Saturday, September 11, 2010

Washing Machine - aka Kristin

DAY 166

A day for remembering so much...take a silent minute for yourself...what you have, who you love, who you miss and why you do what you do...

I remember my Dad every day and especially this time of year. Fall was his favorite season - we did a lot of fall foliage day trips as a family to Kettle Moraine, Wade House, Dundee Mountain and loads of other great WI state parks (for you Cheeseheads out there). He always had a hundred questions and was uber-interested in knowing the back story - of the park staff, of the people eating their picnic lunch next to us, of the ghosts of "State Park Past". John Kenneth Skarie was a learner, a researcher, a reader, a conversationalist, a humorist, a teacher.

I am sure I appreciated those trips at the time - even more so as I continue to realize that who we are *now* as a family is because of my parents' dedication to keeping our core strong. (This will relate to greener living in a moment I promise!) The lessons, the love, the support, the faith and the fun all wrapped around each other and I see it in how my Mom still leads us and how my brother and sister-in-law are raising their children.

My Dad reinforced many messages in our home about food safety, cleaning and general organization. He kept receipts, owners manuals, newspaper articles...and labeled everything. Before expiration dates on food were a standard, he would write the purchase date on salad dressings, milk, meat etc. to make sure our frig stayed safe. He also believed that along with the soap there needed to be some friction to actually get the item in question clean. It wasn't enough to touch the soap you had to make some movement with it! In fact, he would test us by hiding a nickel under the bar of soap in the bathroom to find out if we actually picked it up or just camouflaged our sudsing activity with a splash of water from the faucet.

Last week, I spent nearly 60 minutes one day cleaning the dish drainer pad in the kitchen sink with baking soda and Thieves spray. During the experience, I was reminded of the importance of friction in the cleaning process. I had dreamily envisioned being able to leave the baking soda sitting there long enough by itself to remove the black "matter" that had accumulated in the 168 little ridges on the back of the pad (what is that stuff and why is it black? ugh. don't judge me). Not the case, so over the course of the day I would revisit the pad and scrub for a bit with a toothbrush - a dedicated cleaning toothbrush to clarify in case you were worried - then go away to do something else. Finally clean at the end of the day, I was able to move on from the dish drainer pad to other (more important) tasks.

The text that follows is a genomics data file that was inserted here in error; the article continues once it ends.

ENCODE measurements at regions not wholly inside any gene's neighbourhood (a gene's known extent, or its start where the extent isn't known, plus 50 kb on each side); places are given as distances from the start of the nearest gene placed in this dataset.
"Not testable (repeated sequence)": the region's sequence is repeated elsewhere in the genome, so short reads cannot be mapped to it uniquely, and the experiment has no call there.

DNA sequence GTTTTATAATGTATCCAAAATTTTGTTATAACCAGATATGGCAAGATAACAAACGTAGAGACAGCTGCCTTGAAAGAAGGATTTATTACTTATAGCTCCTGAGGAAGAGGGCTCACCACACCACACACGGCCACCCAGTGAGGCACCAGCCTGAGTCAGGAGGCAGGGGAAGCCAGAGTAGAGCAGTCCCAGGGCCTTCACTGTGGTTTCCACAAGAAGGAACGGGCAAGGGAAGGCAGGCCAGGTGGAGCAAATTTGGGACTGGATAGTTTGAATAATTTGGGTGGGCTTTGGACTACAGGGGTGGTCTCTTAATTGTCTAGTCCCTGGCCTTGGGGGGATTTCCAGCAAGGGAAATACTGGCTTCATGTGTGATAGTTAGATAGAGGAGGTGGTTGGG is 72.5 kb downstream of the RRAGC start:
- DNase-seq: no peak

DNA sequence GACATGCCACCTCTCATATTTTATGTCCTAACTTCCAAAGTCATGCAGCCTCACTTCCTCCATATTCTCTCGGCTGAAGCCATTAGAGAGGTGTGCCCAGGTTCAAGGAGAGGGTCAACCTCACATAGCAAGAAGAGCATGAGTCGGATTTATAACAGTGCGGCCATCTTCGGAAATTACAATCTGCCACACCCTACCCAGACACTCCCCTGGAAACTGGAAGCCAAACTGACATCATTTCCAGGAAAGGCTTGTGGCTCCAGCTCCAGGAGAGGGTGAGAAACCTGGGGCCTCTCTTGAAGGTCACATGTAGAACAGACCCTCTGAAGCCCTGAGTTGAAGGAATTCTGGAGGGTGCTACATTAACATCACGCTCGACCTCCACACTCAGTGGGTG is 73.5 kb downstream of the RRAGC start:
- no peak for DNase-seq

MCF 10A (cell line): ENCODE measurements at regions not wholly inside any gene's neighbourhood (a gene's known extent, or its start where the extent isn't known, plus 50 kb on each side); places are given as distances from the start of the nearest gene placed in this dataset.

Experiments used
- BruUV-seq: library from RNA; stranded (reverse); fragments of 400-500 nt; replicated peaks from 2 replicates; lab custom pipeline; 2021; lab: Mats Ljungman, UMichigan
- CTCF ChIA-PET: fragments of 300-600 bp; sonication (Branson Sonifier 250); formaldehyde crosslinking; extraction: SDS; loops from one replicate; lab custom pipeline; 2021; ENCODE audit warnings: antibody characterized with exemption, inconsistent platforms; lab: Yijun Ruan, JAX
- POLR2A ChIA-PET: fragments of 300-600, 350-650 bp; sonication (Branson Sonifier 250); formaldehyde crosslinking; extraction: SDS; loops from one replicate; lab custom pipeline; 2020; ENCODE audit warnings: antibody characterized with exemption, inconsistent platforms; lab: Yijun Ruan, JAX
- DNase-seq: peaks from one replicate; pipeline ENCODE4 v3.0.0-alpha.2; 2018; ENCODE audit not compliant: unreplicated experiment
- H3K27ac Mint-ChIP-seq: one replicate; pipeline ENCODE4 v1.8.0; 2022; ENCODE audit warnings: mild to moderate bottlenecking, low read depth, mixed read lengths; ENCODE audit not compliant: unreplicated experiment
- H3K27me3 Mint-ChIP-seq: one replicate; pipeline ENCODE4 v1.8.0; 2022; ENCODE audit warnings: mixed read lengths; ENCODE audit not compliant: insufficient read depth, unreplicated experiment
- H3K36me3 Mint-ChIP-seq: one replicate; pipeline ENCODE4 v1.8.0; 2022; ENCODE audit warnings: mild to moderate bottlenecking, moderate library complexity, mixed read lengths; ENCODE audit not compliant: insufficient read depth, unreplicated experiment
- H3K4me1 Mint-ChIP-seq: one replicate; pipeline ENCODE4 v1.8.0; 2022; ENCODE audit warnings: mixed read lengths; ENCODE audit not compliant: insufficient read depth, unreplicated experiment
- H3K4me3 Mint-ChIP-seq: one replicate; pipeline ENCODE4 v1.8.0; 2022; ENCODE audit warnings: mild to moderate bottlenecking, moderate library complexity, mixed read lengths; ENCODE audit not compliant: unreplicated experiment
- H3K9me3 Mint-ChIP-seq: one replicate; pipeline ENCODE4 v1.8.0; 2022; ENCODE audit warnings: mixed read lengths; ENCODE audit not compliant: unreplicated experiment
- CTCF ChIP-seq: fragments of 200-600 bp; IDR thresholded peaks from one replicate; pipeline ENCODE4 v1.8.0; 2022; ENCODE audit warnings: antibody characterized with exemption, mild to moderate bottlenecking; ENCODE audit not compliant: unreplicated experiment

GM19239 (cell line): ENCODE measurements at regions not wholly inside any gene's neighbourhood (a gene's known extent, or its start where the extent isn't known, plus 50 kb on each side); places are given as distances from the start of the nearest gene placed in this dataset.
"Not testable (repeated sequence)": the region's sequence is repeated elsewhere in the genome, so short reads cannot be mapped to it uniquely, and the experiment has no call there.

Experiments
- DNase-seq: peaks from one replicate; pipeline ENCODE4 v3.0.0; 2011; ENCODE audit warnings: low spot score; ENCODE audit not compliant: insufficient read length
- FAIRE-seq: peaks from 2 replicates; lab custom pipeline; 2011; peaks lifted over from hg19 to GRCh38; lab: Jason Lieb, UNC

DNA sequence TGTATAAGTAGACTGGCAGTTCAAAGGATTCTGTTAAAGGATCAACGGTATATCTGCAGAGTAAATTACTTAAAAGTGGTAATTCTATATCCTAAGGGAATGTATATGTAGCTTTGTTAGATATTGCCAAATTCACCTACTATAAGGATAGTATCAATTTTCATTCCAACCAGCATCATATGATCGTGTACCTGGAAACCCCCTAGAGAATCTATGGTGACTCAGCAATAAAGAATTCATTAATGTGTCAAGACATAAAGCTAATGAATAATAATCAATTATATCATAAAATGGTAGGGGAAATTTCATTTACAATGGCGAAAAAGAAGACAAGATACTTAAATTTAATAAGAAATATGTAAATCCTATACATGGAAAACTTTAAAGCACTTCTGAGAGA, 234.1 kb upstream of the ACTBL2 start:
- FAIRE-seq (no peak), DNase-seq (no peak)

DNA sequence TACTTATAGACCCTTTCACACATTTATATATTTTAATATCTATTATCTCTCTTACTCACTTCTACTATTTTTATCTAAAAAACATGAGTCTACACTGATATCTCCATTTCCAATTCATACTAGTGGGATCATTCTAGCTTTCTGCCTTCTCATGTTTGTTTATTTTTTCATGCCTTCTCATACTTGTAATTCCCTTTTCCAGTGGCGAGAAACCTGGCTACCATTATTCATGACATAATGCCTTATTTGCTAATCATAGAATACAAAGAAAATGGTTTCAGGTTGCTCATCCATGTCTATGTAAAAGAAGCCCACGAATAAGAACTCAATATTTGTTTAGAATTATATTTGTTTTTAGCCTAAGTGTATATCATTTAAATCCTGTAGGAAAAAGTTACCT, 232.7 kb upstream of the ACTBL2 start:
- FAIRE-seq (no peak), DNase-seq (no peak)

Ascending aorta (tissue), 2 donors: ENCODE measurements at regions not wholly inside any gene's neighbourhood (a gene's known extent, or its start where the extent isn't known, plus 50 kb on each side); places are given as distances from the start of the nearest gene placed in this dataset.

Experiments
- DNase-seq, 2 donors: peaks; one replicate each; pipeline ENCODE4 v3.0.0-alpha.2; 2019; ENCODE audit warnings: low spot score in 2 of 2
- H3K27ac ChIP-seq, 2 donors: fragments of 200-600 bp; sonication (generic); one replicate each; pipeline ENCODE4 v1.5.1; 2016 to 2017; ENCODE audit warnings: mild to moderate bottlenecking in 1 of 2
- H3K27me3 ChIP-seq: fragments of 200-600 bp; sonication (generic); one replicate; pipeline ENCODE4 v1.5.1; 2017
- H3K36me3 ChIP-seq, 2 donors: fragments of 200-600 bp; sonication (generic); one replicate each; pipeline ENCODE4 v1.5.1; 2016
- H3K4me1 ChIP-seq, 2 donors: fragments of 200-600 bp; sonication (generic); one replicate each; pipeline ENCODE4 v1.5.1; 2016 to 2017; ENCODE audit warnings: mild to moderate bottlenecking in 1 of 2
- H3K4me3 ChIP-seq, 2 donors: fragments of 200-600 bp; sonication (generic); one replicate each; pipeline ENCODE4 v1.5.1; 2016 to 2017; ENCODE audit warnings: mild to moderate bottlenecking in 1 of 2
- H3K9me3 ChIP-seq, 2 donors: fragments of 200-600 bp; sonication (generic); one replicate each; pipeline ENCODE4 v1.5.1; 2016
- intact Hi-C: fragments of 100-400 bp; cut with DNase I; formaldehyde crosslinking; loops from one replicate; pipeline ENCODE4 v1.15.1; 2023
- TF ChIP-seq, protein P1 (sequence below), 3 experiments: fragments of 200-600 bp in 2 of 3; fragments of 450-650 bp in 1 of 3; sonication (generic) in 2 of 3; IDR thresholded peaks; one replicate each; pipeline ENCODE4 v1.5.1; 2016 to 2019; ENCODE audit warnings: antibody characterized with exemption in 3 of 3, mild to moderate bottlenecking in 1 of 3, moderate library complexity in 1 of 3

A day later while dragging my suitcase through the Chicago airport I wondered why my right elbow was so stiff and sore. Oh. Right. The dish drainer pad...soap + time + friction = clean.

I am not sure any cleaning product would have worked on its own as I had hoped like "set it and forget it" oven cleaner, and if it did it would most likely have some undesirable toxic elements in its DNA. The trade-off of convenience (no sweat) for non-toxic (workout) is worth it. Look for some great EPA research on the effects of toxic cleaning products with phosphates in my next blog...

Lesson? Good and greener cleaning takes time (and effort) which will probably serve to be another source of lovely procrastination for me...I am the Goddess of Procrastination - ask my friends who have witnessed me polishing silver on tax day.

As my laundry rotates with non-toxic Borax and I prepare to clean my kitchen floor with Dr. Bronner's natural soap and psyche myself up to mow my lawn with my electric mower, I could feel smug in my efforts to green my home. BUT, I know there is still so much else I should do...AND I know that every small significant step is a good one.

What one product can you replace today with a green one? Oh and remember to remember....

Have a Nothing New Day - Kristin

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